App download, retention and frequent use statistics are getting a small bit better, however, they are improving from a particularly low base. App retention is the Leeds United of the digital world; slightly less awful than they were last year, but a long way from where they should be.
According to a Localytics report from 2014, 60pc of all apps are used 10 or fewer times (an “improvement” from a staggering 73pc previously) and 20pc of apps are used only once (“better” than 22pc in the previous survey). Sports and games apps endure the worst abandonment performance, with weather and social networking apps performing best, in relative terms.
This must lead us to two critical yet inevitable conclusions. Firstly, to a large extent the product *is* its marketing as its likelihood of adoption and use depends on the quality of product design and, secondly, that the app designer and developer must work like fury to ensure that they get to and stay in the retention top 40pc.
The product is the marketing
In truth, these factors are self-evident and a quick scurry around your own smartphone icons will reinforce how this looks in your world. For this digital geek, Facebook, LinkedIn, Google Maps, Messenger and WhatsApp are resting snugly and smugly in the top 10pc, whereas the “seemed like a good idea at the time downloads” (I’m looking at you Meme Creator, and Dude – My Car) aren’t looking so hot.
The better news is that commercially-proven and evidence-based user-experience processes exist, which allow the customer-centred app designer to build with a focus on growth, propagation and retention.
This is work we deliver regularly at Fathom towers and below we share the processes and design focuses we have found to deliver the best download and retention performance for our various clients’ apps.
Focus on the moments of truth
On the spectrum from no awareness of an app’s existence to frequent use of an app, a user will unthinkingly pass through a number of key moments of truth, where the experience provided to them is disproportionately important. Typically these moments of truth include:
- First awareness – the user becomes aware of the app for the first time, through word of mouth, or an app store search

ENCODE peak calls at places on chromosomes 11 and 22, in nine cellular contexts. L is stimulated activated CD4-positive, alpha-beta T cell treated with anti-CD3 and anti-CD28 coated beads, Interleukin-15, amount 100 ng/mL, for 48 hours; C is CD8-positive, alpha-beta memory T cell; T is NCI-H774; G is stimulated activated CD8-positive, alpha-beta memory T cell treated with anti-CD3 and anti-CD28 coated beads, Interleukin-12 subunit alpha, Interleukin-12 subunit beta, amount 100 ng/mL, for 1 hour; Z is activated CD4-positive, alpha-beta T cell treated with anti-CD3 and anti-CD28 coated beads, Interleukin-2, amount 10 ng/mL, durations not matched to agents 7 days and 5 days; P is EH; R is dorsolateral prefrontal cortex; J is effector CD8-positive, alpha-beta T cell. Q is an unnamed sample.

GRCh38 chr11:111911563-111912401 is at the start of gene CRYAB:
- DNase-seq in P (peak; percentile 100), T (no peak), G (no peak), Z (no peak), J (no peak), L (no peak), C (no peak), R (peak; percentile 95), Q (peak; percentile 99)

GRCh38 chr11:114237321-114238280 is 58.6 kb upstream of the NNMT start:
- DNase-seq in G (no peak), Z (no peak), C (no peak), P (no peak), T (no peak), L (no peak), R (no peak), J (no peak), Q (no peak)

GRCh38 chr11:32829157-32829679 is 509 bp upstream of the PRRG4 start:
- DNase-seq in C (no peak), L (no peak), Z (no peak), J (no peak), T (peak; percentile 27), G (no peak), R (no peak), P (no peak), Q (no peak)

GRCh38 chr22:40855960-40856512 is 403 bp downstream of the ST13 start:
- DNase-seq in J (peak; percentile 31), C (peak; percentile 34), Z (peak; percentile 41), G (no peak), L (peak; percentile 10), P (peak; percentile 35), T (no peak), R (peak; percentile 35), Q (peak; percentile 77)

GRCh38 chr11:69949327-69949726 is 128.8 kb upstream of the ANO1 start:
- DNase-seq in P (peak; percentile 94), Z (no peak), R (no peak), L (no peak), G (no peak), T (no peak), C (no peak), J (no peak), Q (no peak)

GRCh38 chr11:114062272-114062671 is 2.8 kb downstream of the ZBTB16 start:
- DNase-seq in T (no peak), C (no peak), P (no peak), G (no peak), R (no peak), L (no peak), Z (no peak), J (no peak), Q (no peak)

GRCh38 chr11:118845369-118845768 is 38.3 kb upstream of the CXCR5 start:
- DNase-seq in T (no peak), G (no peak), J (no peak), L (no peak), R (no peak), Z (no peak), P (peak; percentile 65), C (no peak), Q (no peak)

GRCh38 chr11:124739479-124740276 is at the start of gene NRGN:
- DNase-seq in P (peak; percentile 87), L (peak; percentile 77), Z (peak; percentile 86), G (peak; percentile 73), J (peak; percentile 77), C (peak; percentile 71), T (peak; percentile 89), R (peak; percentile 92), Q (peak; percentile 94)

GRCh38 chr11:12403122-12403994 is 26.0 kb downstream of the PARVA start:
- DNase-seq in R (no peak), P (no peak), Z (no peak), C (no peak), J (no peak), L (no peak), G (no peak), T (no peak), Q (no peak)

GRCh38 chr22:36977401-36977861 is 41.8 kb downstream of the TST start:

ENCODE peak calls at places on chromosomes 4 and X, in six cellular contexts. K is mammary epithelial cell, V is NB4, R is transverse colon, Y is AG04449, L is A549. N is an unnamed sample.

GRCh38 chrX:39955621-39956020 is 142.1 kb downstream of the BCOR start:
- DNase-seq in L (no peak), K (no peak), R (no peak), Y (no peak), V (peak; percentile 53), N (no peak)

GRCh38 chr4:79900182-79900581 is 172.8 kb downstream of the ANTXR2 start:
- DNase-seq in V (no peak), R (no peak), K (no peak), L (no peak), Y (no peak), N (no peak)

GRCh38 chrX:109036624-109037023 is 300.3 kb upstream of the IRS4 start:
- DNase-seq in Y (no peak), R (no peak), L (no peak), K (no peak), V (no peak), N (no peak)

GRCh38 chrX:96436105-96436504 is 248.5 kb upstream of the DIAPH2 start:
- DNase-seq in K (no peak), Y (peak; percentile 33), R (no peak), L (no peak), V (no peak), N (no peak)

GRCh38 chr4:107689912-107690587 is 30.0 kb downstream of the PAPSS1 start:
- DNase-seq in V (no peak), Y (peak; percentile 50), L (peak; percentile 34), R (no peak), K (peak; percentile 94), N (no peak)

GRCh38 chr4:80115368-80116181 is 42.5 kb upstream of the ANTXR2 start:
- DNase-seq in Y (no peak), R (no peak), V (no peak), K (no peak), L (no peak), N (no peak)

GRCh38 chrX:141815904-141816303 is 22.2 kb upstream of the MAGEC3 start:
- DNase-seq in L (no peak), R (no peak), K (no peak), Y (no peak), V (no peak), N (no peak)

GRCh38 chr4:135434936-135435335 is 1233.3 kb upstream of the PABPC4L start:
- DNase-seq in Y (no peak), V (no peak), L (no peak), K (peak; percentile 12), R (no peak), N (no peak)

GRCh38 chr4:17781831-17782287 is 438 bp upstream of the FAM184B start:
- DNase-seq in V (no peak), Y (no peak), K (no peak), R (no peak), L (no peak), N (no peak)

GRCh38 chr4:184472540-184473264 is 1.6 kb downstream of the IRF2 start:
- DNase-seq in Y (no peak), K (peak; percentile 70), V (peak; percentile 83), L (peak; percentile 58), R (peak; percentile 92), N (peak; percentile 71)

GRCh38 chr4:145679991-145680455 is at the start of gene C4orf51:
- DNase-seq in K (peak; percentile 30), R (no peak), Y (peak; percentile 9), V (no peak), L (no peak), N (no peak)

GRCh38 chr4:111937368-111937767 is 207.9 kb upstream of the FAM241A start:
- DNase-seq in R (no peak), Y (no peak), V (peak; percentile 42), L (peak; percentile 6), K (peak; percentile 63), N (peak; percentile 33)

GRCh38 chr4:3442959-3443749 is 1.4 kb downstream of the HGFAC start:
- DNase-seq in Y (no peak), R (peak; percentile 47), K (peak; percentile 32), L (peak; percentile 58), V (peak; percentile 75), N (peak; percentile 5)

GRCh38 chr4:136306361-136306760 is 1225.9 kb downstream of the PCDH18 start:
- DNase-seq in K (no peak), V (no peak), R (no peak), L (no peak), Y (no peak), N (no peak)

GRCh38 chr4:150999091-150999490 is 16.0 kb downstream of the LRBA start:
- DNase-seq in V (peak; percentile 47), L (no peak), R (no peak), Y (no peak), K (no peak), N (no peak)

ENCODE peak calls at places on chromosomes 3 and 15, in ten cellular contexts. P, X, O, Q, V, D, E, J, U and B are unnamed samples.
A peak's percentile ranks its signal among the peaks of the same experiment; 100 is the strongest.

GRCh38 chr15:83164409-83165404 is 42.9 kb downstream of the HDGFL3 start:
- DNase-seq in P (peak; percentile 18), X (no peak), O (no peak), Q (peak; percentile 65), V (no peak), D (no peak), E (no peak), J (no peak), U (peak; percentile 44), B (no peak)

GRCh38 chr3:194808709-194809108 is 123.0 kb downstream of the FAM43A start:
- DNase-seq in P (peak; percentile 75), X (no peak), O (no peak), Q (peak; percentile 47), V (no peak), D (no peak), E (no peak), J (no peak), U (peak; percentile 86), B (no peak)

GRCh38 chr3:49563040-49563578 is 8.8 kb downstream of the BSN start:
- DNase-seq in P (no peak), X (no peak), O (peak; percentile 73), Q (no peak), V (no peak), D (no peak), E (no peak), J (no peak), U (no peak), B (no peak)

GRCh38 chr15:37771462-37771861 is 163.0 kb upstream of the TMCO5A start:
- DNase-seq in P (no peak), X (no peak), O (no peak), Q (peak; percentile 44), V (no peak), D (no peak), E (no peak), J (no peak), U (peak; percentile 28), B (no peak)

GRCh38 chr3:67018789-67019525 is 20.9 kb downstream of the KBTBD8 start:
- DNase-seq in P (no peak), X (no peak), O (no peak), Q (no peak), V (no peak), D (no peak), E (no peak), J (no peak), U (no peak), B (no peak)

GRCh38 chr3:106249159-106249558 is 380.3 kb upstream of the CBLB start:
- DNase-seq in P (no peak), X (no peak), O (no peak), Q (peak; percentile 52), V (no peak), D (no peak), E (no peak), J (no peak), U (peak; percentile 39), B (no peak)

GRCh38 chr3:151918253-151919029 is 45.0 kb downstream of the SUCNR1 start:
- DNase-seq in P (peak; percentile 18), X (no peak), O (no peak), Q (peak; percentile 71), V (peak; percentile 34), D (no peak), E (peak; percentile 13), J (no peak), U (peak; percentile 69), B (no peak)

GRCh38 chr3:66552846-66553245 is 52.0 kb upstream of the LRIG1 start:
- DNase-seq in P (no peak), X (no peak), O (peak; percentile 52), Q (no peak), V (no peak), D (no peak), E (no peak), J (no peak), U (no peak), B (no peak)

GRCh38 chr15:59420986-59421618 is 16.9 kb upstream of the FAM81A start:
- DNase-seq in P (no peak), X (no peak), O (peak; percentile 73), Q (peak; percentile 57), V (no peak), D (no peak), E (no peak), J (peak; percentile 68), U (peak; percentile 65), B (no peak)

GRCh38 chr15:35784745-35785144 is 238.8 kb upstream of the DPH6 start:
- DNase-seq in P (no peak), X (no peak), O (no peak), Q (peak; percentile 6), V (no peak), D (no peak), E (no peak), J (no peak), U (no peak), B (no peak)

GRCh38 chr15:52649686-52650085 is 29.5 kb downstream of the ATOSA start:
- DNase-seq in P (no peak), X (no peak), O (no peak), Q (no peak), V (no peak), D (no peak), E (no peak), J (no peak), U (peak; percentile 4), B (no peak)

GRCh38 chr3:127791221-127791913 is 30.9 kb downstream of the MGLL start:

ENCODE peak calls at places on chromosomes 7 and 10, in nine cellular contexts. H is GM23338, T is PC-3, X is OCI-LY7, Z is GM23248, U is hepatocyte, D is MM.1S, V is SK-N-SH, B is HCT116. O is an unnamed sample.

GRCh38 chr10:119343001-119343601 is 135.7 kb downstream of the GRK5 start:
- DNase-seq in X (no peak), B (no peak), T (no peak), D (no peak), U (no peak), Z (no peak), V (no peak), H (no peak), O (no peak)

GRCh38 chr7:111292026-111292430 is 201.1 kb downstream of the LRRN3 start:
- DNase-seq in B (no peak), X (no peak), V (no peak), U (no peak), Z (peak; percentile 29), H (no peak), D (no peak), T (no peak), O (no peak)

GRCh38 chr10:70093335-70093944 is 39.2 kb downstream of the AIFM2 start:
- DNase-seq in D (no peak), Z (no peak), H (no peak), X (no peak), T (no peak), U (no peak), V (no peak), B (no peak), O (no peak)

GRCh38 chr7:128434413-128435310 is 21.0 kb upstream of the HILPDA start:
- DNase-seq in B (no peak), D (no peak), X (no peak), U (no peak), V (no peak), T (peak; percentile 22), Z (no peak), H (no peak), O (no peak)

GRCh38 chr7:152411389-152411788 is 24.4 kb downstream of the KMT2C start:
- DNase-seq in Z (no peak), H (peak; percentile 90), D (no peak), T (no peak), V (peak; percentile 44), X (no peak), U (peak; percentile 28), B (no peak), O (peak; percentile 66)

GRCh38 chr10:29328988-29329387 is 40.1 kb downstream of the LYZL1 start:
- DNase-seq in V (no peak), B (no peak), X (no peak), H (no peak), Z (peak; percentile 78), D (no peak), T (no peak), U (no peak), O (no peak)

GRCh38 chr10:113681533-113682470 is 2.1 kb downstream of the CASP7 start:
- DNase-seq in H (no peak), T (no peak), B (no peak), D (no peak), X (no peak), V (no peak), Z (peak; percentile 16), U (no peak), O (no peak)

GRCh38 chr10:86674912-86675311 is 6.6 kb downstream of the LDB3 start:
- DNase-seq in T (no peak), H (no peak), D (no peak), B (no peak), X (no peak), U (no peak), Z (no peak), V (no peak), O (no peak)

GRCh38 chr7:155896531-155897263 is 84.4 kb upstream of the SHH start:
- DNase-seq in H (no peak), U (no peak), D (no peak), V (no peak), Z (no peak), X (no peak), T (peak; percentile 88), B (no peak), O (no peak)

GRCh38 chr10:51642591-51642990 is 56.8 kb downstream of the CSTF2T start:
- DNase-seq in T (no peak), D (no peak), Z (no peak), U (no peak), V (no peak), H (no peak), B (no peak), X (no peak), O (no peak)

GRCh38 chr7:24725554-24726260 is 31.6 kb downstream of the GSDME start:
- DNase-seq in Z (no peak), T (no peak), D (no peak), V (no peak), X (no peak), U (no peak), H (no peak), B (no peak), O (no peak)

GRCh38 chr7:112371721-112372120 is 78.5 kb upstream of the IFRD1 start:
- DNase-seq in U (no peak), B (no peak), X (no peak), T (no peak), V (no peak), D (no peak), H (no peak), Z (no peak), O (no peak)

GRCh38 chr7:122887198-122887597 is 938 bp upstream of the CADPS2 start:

- First visit – the user looks in more detail at the app’s website or previews the app in the app store and considers if they are interested enough to download it
- First use – the user decides to trial the app for the first time and in this situation the app needs to get the value exchange just right, asking as little as possible from the user and giving as much as possible in return, in order to make the user feel good about the download
- Frequent use – the user is convinced of the app’s value and wants to use it quickly and easily
- Consider how the user’s questions, motivations and needs change throughout the journey and how the app and associated communications must alter accordingly.
In every product design, project assumptions must be made, risks assessed and gaps in knowledge identified. Some of these knowledge gaps will be unimportant, others will be vital. It is essential that gaps in knowledge are identified early in the design process and if tagged as important or vital that a learning plan and programme of research is established in order to plug gaps in understanding. Getting a product to market is difficult enough without the product carrying unnecessary risks into a ruthless, impatient, difficult-to-impress marketplace. (Typically we lead clients through the “we know we think we don’t know” exercise to start this process).
Design specifically based on known factors of innovation adoption
In this regard, we know of no better source material than Everett Rogers’ Diffusion of Innovations published in 1962 and which cites the five characteristics of successful innovations, specifically relative advantage, compatibility, complexity, trialability and observability. Any app product design must meet and exceed each of these characteristics.
Design theorists are at pains to reinforce the importance of designing with specific intent. In particular, for the early phases of app development, design processes should be crafted specifically for adoption, propagation and growth. Approach it any other way, and like our Yorkshire football friends, you might find yourself spending a decade fighting for mid-table mediocrity in the Championship, whilst your competitors eat at the Premiership’s top table.
Gareth Dunlop owns and runs Fathom, a user-experience consultancy which helps ambitious organisations get the most from their website and internet marketing by viewing the world from the perspective of their customers. Specialist areas include user-testing, usability and customer journey planning, web accessibility and integrated online marketing. Clients include Three, Ordnance Survey Ireland, PSNI, Permanent TSB and Escher Group. Visit Fathom online at fathom.pro.
Main image via Shutterstock